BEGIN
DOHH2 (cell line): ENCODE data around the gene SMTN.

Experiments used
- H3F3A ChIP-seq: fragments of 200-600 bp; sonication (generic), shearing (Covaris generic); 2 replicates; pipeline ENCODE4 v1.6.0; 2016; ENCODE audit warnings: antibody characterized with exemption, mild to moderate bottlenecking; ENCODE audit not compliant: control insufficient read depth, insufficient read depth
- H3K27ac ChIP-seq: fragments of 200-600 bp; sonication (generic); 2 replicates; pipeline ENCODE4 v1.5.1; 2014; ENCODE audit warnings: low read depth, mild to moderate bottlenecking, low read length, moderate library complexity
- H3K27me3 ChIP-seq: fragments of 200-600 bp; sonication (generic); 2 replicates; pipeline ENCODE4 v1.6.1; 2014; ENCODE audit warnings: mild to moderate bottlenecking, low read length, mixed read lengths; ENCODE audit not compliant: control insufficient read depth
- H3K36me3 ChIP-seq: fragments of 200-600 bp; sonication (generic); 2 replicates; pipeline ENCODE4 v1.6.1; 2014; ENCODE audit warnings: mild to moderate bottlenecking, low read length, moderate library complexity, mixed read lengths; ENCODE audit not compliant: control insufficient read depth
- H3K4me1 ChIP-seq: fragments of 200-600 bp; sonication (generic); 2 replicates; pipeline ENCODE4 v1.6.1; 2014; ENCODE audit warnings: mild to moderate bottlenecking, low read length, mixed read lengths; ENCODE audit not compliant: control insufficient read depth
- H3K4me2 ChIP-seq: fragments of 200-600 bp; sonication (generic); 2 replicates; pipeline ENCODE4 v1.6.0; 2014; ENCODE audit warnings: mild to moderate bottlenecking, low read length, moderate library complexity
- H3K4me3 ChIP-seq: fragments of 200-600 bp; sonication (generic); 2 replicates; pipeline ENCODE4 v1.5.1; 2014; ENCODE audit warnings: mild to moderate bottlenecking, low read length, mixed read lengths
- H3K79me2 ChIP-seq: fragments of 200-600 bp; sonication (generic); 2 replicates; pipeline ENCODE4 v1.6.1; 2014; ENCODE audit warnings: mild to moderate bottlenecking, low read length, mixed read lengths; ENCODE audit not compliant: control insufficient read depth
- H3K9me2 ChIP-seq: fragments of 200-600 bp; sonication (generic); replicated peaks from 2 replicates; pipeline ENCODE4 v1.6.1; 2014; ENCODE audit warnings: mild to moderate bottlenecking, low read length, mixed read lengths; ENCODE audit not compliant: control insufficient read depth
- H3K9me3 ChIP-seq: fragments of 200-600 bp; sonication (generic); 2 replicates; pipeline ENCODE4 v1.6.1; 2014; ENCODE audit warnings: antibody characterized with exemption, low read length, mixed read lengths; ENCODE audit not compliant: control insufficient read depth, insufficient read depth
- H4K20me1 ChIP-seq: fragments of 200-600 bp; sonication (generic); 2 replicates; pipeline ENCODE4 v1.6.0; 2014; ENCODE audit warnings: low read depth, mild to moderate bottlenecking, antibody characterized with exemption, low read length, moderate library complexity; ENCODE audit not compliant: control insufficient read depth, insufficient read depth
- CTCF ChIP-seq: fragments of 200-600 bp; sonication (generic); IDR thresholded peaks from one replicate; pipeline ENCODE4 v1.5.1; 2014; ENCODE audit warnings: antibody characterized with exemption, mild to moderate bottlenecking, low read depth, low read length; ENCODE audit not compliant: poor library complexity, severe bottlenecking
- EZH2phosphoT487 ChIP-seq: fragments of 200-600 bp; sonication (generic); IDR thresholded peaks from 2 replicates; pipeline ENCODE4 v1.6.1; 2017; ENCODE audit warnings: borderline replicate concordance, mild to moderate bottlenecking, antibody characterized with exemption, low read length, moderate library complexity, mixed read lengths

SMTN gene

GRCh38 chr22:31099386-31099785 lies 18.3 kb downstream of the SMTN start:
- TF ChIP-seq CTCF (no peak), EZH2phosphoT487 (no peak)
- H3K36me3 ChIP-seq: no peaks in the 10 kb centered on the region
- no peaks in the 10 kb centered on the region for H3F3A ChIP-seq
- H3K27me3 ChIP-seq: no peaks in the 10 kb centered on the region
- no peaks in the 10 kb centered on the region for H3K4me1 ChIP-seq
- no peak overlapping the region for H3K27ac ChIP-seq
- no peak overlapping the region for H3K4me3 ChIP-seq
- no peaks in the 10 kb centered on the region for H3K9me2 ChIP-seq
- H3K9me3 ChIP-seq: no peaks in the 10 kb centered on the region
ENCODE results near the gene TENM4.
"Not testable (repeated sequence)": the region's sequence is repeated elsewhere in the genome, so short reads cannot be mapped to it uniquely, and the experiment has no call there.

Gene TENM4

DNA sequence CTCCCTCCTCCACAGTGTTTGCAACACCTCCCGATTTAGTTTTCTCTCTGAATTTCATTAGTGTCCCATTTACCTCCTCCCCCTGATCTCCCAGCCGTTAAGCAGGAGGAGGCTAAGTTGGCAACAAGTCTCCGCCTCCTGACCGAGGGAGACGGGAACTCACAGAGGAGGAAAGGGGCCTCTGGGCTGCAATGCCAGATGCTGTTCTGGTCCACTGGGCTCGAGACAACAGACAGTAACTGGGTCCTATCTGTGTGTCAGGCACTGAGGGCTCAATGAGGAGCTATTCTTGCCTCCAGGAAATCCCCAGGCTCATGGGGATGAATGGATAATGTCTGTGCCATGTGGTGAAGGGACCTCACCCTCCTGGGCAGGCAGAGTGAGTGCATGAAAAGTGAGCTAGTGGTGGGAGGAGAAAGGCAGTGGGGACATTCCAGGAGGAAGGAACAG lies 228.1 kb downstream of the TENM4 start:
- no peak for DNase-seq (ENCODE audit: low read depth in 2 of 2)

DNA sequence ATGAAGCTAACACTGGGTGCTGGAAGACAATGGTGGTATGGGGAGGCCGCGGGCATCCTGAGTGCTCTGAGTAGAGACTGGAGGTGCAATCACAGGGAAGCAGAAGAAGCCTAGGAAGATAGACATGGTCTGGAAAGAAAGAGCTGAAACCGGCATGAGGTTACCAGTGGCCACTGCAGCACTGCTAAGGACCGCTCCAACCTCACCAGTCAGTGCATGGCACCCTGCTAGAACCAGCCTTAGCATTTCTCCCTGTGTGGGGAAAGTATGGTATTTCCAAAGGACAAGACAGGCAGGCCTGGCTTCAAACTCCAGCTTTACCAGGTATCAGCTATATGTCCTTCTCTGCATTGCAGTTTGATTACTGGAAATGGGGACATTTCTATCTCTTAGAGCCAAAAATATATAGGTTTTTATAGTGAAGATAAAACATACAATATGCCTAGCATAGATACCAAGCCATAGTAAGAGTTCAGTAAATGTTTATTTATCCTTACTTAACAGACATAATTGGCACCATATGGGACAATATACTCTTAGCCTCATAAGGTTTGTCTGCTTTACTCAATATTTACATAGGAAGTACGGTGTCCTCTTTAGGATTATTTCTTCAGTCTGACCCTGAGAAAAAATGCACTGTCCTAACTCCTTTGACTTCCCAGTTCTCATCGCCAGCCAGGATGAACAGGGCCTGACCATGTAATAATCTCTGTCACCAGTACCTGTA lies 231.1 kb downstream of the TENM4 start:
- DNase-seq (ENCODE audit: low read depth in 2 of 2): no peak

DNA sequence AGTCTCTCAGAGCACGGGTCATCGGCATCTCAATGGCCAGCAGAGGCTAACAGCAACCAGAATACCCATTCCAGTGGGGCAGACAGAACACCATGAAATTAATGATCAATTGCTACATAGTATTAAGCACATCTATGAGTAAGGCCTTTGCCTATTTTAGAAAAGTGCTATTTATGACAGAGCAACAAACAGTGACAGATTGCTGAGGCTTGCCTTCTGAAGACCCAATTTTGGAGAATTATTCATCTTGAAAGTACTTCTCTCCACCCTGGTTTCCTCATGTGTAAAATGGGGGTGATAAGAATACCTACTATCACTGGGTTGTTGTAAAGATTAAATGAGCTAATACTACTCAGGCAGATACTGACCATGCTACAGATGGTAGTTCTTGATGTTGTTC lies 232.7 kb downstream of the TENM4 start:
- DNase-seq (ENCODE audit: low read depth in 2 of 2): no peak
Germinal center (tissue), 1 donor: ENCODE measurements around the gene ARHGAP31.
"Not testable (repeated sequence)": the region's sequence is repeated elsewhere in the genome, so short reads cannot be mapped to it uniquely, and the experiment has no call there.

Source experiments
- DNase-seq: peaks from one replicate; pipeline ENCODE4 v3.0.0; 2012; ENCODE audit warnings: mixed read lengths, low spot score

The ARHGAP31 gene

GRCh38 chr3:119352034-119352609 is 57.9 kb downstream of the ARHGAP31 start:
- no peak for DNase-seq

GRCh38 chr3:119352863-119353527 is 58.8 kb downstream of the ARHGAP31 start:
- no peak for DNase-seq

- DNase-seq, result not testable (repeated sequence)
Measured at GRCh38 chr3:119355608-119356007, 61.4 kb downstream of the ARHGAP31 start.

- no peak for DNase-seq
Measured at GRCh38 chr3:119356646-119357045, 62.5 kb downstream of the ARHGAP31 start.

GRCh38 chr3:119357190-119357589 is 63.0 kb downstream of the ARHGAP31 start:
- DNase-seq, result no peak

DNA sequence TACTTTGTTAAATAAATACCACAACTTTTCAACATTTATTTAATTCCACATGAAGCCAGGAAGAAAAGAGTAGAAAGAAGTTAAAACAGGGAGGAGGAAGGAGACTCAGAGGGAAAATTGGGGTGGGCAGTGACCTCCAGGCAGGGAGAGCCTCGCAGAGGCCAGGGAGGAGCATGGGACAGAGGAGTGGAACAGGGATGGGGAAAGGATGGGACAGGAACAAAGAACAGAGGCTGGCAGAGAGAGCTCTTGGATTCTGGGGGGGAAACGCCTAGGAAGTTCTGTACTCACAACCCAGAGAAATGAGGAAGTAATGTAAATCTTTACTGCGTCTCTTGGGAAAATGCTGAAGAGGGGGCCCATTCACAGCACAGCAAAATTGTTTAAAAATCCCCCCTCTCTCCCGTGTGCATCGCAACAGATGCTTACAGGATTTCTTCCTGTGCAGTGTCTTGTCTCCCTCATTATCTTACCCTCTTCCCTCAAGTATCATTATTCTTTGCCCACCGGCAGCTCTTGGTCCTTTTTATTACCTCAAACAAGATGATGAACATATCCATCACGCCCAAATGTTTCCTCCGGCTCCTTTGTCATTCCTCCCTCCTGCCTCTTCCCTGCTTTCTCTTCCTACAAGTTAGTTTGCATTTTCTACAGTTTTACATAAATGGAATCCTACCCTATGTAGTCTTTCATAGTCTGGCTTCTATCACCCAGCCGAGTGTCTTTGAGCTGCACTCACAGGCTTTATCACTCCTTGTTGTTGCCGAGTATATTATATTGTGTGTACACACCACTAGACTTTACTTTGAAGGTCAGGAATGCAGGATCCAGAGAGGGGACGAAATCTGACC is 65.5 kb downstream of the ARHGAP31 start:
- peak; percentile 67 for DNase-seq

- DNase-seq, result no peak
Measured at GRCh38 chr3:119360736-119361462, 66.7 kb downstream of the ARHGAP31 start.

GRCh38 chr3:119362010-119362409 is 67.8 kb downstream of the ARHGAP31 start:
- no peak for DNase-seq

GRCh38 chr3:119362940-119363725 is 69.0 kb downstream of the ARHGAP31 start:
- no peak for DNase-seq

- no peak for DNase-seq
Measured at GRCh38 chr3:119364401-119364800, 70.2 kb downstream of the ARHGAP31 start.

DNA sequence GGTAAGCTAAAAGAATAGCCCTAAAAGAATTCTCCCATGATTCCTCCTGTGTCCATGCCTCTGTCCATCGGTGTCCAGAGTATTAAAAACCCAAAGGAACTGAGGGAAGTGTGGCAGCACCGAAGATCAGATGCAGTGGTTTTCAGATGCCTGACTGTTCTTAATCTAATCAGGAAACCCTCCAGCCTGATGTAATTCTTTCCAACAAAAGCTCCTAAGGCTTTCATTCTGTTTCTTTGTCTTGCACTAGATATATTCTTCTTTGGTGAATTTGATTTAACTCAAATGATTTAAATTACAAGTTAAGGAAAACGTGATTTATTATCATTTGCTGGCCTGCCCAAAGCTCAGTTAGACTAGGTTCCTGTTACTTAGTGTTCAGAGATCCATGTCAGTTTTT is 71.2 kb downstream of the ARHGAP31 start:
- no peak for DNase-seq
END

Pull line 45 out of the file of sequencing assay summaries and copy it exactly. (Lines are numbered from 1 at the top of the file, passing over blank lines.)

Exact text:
- DNase-seq, result not testable (repeated sequence)